2. What are you reading right now?  Persuasion by Jane Austen, Middlemarch by George Eliot, The Christian Imagination by Leland Ryken, and Corral Noctorne by Elizabeth Grace Foley

3. What books do you have on request at the library?  Dreaming Spies by Laurie R. King

4. Bad book habit?  Skimming descriptions.  A bit here and there is fine, but if a book goes into paragraph after paragraph of describing anything, be it person, place, or thing, I get bored and skim.  I want to know what happens, not what the drapes look like.

5. What do you currently have checked out at the library?  My Hands Came Away Red by Lisa McKay and a ton of books for my kids

6. Do you have an e-reader?  I have the Kindle app on my phone, and have read a grant total of one book with it.  I'm in the middle of my second, this one:

7. Do you prefer to read one book at a time, or several at once?  Several at once!  This is almost entirely due to owning a house, though.  I used to read one at a time, but now I have one upstairs and one on the main level, sometimes two.  And now one on my phone, usually.  

8. Have your reading habits changed since starting a blog?  Hmm.  Since starting this particular blog, I take more notice of bad language in books than I did for a while, so I can "rate" books accordingly.  My TBR list has also quadrupled....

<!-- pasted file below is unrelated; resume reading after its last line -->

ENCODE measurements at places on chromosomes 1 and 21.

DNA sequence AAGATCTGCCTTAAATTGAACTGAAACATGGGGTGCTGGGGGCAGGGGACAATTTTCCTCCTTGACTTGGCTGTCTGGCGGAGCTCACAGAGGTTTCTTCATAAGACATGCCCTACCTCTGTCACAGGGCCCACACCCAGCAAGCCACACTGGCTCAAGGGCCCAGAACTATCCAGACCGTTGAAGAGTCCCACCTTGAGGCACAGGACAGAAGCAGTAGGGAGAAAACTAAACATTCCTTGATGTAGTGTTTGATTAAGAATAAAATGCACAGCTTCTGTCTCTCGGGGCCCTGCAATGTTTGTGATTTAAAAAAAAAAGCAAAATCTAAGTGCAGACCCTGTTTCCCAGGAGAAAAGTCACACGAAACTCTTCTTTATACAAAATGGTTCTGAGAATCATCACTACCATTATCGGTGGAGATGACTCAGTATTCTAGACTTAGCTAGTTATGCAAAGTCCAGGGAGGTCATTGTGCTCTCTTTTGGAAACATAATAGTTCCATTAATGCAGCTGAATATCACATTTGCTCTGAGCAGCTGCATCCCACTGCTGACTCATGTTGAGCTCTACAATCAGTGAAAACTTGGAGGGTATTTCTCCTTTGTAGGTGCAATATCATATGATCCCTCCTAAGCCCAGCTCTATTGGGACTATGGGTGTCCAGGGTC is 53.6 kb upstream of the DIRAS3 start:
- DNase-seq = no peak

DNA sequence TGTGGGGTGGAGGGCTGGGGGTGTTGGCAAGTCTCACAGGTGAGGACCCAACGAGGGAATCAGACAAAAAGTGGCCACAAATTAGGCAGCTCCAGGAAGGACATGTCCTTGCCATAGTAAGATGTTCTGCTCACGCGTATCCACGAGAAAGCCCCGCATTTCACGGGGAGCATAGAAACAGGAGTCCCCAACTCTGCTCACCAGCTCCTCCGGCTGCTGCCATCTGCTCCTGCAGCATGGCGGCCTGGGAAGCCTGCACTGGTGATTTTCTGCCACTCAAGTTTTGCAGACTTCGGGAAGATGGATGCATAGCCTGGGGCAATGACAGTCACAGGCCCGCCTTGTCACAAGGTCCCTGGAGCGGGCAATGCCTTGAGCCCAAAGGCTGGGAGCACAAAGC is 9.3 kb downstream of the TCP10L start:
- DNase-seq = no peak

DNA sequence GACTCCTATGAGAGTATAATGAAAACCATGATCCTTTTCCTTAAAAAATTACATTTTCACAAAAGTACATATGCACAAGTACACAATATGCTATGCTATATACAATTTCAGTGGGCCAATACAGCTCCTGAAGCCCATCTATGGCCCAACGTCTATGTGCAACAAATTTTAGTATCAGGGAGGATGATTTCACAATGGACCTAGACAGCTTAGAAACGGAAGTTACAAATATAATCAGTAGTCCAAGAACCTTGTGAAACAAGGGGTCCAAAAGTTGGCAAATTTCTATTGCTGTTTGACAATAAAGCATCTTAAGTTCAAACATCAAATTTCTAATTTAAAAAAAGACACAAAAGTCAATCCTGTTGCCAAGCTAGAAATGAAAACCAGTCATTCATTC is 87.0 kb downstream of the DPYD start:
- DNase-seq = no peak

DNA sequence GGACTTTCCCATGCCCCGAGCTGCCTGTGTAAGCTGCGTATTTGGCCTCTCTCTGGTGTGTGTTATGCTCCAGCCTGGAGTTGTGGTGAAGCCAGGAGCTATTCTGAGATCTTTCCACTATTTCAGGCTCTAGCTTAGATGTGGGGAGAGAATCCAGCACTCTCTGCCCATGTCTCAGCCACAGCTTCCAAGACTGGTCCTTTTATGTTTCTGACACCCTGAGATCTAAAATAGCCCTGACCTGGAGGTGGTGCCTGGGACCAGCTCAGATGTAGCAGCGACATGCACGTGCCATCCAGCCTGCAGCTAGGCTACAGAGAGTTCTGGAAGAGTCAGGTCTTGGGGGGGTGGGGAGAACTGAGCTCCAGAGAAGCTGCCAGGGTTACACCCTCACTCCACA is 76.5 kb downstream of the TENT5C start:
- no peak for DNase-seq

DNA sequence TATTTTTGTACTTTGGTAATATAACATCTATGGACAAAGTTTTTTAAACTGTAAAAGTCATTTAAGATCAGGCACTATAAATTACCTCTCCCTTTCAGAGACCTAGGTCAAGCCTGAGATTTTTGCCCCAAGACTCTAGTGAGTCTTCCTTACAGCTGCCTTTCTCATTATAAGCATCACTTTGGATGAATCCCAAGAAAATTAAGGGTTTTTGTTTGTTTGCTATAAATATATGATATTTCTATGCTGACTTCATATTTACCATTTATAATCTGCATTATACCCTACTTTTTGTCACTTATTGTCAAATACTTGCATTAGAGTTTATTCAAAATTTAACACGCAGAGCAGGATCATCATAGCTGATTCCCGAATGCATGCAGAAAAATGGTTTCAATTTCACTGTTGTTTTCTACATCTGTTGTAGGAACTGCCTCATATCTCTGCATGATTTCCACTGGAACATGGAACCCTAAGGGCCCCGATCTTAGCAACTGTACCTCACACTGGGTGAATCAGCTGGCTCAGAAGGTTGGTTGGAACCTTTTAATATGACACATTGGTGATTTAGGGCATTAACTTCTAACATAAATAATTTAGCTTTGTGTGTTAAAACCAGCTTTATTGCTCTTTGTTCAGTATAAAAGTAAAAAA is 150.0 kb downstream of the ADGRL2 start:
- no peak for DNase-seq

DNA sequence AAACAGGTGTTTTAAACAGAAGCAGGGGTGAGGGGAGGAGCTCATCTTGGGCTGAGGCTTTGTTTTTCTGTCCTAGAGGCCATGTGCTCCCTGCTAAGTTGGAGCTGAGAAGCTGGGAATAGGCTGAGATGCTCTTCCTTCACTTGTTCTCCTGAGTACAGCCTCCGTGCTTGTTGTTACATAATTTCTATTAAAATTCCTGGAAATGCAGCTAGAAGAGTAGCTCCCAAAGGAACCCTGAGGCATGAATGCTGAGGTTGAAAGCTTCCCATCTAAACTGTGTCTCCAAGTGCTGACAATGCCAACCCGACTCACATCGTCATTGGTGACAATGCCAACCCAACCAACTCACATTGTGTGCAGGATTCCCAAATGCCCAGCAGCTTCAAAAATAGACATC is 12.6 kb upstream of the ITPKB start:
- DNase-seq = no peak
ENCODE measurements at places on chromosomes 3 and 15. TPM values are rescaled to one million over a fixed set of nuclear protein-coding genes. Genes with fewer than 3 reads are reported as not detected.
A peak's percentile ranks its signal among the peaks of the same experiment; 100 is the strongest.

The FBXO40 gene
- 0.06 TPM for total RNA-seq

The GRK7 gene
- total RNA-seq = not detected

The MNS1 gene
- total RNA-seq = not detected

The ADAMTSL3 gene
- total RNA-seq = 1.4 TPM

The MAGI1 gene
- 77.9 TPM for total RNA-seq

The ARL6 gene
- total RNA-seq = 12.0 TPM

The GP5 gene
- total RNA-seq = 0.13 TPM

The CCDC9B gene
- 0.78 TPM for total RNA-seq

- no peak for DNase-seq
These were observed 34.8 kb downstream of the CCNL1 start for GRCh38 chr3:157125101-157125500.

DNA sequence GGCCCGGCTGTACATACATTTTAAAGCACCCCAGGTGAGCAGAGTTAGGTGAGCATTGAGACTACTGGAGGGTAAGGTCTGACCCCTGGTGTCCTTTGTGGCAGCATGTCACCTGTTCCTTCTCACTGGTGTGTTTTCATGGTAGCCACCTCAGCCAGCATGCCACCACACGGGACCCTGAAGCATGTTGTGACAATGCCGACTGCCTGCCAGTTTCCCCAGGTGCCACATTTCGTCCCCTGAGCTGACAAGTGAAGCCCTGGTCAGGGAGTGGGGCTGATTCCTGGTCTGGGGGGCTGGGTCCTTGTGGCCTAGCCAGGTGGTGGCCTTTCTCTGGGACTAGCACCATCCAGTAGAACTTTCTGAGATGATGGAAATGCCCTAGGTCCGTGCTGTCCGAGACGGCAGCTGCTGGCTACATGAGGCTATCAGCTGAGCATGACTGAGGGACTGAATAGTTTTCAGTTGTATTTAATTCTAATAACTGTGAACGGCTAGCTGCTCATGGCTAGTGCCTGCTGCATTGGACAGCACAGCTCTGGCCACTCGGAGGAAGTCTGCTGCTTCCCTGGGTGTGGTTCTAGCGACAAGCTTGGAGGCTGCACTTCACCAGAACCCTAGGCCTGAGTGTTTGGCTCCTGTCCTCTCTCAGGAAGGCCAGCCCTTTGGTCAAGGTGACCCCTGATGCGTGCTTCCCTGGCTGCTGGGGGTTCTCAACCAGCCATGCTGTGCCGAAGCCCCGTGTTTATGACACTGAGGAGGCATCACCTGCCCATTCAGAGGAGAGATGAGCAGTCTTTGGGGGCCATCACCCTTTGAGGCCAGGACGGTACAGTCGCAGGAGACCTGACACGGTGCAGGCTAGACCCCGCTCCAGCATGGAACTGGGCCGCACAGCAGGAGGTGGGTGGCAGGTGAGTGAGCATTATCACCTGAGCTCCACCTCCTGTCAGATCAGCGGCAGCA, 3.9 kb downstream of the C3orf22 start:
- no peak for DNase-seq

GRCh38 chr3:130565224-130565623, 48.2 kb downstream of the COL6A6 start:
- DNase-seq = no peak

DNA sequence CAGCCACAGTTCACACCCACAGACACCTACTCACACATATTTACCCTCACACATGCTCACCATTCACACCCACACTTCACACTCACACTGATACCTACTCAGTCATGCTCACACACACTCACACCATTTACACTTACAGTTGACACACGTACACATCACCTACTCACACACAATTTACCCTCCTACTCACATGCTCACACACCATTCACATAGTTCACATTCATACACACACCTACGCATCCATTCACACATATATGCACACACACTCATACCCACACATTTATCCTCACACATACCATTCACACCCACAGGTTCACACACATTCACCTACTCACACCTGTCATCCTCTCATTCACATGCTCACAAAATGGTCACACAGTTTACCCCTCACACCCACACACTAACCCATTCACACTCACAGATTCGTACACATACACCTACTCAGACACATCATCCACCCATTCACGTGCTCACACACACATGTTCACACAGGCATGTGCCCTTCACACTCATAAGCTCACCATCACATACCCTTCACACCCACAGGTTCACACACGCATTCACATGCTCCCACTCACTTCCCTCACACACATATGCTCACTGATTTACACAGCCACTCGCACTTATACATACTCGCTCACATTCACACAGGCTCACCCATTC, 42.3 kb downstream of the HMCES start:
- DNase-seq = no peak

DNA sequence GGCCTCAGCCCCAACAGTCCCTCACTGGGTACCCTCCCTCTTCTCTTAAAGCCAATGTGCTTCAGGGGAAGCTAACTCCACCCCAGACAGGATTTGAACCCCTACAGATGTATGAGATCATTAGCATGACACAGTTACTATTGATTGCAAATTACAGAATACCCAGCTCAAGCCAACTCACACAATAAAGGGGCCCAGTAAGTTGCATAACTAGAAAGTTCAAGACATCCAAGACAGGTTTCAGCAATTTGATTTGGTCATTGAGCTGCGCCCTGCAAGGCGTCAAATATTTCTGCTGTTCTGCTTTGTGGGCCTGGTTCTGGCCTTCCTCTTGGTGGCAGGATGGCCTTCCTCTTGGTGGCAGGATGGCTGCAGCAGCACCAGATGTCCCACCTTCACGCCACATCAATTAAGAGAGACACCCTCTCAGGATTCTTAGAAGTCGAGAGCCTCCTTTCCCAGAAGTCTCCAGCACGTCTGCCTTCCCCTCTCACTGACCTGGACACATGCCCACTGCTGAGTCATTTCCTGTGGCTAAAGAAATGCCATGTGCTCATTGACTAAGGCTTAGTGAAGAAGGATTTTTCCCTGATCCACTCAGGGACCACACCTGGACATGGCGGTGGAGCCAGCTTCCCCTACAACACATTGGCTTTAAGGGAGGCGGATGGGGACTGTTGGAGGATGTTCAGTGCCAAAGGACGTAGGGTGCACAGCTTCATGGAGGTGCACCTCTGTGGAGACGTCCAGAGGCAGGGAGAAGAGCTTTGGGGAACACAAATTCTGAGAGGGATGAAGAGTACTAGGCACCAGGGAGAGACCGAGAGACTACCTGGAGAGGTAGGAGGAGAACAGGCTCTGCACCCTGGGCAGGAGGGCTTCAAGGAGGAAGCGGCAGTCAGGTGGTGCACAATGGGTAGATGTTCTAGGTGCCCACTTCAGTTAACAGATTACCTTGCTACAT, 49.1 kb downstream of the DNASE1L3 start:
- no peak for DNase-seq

9. Least favourite book you read this year so far?  Definitely Outlaw by Angus Donald

10. Favourite book you’ve read this year?  Either Hamlet:  Poem Unlimited by Harold Bloom or A Jane Austen Education by William Deresiewicz

11. How often do you read out of your comfort zone?  Probably not often enough.  I tend to turn to books for a brief respite from daily strife, and so it's kind of important for them to be in my comfort zone right now.  

12. What is your reading comfort zone?  Books where I like the characters a lot and things end well.

13. Can you read in the car?  Absolutely.  Just finished a book in the car this afternoon.

14. Favourite place to read?  I don't think I have one?  I read wherever I may be when I have a moment to read.  Yesterday I was reading a book on my phone in the check-out line at Walmart.

15. What is your policy on book lending?  I will give you a stern warning not to break the book's spine, and write down the book's title and your name and the date on some piece of paper so I can remember who has my book.